Have you ever heard about the Mandela Effect? Don’t you loathe that feeling you get when you KNOW you remember the progression of a conversation and the conclusion reached by whomever you were talking to, but they remember it completely differently?
It can definitely change the tone of a discussion from frustration to, “Wait… should I be institutionalized?” Or maybe a better example is how frustrating it is when you, say, remember buying bread last time you went to the store – to the extent that you even recall being confused at how expensive it was – yet, there’s no bread anywhere in the house?
With examples such as these, it’s easy to say that maybe you misread their communication because they were giving mixed signals or you just weren’t paying enough attention.
Maybe you left the bread in the cart, or, equally likely, are actually recalling accidentally crushing the loaf a little as you put it in your trunk from the time before when you went shopping, and your memory cortex is just a bit flipped over.
But what about similar circumstances on a significantly larger, maybe even global, scale? This occurrence is actually common enough that it has been given a name.
The Mandela Effect
The Mandela Effect, named after Nelson Mandela as a prime example of the phenomena, is like candy to conspiracy theorists. Especially since there are so many examples that the mass populace has likely experienced some of this effect at some point, and the stockpile of recorded evidence makes it very hard to dispute the effect.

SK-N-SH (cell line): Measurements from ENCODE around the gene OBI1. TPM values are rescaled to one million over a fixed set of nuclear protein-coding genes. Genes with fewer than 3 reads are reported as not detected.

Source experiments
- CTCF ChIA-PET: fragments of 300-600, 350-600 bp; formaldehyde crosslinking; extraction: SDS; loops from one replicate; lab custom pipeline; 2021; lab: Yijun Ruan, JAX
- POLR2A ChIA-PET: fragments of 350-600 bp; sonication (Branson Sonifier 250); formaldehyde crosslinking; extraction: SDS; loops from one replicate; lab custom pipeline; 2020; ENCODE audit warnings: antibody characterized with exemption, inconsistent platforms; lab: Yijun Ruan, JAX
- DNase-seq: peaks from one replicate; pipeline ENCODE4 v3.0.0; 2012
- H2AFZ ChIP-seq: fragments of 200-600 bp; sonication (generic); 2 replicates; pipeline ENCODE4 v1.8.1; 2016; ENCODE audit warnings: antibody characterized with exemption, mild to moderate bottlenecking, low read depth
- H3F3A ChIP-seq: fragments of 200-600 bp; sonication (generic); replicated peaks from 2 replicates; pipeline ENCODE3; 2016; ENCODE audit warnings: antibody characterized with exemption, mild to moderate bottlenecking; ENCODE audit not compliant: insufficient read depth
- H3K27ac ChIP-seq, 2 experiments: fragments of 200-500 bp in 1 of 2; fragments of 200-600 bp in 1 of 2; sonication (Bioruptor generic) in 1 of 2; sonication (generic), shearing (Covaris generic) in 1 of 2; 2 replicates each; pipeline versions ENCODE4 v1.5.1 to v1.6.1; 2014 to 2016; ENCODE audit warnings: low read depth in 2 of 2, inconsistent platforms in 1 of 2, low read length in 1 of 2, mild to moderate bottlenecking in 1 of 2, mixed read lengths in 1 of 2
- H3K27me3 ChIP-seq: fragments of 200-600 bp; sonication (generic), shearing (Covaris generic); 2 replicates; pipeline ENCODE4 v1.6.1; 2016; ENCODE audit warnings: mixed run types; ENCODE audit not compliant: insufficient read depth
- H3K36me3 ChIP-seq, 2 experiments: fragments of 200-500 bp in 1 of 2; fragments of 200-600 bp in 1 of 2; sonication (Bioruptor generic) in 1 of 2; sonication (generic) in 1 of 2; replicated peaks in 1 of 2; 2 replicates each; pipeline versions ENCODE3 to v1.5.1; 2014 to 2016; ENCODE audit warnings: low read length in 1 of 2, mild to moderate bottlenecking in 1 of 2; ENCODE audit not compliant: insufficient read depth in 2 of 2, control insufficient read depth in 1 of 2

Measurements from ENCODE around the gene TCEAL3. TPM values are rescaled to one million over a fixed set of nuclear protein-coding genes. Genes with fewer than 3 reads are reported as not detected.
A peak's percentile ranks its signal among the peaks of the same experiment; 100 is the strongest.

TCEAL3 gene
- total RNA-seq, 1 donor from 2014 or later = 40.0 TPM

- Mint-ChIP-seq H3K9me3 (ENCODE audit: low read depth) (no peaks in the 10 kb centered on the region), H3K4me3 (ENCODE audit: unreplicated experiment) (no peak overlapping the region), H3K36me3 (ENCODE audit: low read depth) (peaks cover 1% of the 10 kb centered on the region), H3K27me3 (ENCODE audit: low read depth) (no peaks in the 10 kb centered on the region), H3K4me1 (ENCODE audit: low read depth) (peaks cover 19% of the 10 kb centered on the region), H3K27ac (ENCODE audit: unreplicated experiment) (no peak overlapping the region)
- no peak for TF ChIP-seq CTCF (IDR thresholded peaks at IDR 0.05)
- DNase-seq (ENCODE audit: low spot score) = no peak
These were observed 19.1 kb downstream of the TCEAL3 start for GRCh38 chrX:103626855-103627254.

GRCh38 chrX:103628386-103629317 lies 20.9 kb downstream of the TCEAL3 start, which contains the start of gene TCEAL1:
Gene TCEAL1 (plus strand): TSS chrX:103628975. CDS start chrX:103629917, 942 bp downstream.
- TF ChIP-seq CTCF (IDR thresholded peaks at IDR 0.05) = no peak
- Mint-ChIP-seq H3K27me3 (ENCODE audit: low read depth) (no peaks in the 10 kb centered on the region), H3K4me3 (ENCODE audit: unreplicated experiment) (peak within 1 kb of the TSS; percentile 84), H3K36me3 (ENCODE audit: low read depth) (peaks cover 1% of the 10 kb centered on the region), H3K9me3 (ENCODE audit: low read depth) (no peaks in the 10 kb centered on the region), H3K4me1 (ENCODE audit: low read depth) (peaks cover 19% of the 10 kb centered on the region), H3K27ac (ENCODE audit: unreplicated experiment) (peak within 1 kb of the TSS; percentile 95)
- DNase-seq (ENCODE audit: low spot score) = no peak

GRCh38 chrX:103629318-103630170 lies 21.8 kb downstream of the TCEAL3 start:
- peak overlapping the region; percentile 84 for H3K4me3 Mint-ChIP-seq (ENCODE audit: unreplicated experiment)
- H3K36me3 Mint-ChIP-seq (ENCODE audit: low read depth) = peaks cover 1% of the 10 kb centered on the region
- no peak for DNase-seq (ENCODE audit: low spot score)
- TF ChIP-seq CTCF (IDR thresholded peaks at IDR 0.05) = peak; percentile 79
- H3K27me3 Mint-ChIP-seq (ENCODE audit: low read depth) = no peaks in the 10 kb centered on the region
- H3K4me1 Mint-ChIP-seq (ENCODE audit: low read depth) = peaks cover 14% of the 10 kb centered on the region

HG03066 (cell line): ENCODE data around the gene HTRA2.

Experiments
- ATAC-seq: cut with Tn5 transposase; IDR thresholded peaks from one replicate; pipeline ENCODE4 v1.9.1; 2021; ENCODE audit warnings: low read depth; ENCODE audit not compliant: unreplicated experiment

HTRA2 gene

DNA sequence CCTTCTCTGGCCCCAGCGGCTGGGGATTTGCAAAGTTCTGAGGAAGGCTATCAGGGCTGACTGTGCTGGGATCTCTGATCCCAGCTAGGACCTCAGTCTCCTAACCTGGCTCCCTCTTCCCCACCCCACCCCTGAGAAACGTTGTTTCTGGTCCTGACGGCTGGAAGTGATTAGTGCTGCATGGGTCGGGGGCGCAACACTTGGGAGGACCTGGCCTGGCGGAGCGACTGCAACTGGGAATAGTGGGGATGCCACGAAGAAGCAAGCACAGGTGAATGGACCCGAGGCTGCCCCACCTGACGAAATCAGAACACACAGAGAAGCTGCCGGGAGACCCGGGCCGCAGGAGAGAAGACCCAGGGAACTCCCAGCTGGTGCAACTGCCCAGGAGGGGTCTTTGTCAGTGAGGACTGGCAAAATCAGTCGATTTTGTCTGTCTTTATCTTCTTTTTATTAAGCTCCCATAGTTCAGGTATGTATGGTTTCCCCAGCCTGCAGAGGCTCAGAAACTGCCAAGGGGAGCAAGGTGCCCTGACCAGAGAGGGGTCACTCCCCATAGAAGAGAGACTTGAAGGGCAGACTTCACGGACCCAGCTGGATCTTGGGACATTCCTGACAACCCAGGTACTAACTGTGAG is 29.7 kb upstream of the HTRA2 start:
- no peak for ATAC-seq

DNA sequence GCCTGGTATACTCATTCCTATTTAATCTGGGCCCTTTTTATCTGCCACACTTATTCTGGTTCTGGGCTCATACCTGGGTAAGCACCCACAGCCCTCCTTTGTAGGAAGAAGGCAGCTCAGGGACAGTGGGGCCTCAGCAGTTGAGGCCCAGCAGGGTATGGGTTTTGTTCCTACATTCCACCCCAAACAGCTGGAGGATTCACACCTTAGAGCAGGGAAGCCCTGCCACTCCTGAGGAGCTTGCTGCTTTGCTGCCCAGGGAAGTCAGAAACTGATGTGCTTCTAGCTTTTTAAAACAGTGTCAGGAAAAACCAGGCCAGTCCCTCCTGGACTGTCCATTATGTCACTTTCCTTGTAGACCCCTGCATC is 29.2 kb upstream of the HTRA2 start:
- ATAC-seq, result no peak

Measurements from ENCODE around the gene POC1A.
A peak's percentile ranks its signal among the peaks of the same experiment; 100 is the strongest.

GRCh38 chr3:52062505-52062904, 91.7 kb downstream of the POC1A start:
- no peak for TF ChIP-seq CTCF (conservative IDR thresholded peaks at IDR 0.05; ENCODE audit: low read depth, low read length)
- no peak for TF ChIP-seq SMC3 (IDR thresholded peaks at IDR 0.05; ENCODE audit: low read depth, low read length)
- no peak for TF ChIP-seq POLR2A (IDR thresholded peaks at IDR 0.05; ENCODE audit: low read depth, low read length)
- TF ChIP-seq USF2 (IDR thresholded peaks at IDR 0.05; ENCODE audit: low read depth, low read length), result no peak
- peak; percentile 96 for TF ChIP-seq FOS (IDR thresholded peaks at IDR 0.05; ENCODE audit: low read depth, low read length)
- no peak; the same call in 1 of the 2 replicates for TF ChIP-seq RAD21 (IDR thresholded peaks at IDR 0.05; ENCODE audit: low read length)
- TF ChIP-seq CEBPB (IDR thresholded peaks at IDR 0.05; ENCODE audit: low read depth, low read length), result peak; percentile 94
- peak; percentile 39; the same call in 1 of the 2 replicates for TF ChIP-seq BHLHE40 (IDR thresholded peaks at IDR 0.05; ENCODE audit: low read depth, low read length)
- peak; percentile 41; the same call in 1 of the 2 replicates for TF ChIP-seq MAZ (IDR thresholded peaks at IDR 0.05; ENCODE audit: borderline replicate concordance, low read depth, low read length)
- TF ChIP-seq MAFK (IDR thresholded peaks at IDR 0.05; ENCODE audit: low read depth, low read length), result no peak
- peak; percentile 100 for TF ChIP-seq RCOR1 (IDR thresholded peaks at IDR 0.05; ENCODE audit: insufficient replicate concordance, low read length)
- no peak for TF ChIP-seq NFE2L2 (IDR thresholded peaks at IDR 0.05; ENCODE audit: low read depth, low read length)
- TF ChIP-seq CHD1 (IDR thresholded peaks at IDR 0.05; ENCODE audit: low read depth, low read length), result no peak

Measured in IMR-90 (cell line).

In fact, there’s even a full archive of a wide variety of examples that fit this model. The namesake example of these phenomena is an interesting one to look at. Personally, I don’t know much about Nelson Mandela.
But a lot of people who do claim they are very aware that he died in prison in the 1980s. They even remember seeing documentaries pertaining to his death during school.
These people are very shocked to hear that history has it recorded as Mandela dying in his home in Johannesburg in 2013…
While the effect is not easily disputable, the cause is definitely susceptible to interpretation.
When a large group of separate individuals (that are not in any way associated, directly or indirectly, with one another) all have a shared memory that conflicts with the known or documented reality, could it be a possible indication of alternate universes? Possibly our strongest argument toward the notion that our history is rewritten as key, well-funded, people decide it should be?
Others speculate that this effect can be explained simply by the misunderstandings common with mass media, the “telephone game”, mis-publications in newspapers and magazines, etc.
Personally, I feel that a lot of the examples I’ve encountered while researching this topic, and a lot of the recounting from massive multi-lingual groups, that there is something more to these phenomena than simple misunderstandings or translation confusion.
While a lot of the examples which are often brought up very well could be due to language barriers and cognitive dissonance, I do believe that a few of the key examples of the Mandela Effect have a high probability for giving us a hint that there is more to our world, and our minds, than we understand.
As always, I urge you to do some research into this fascinating topic and draw your own conclusions.
Please share in the comments any experiences you may have which help to prove or disprove the cause of the Mandela Effect.
Featured image: Darren Glanville from Acle, Norfolk, UK, CC BY-SA 2.0
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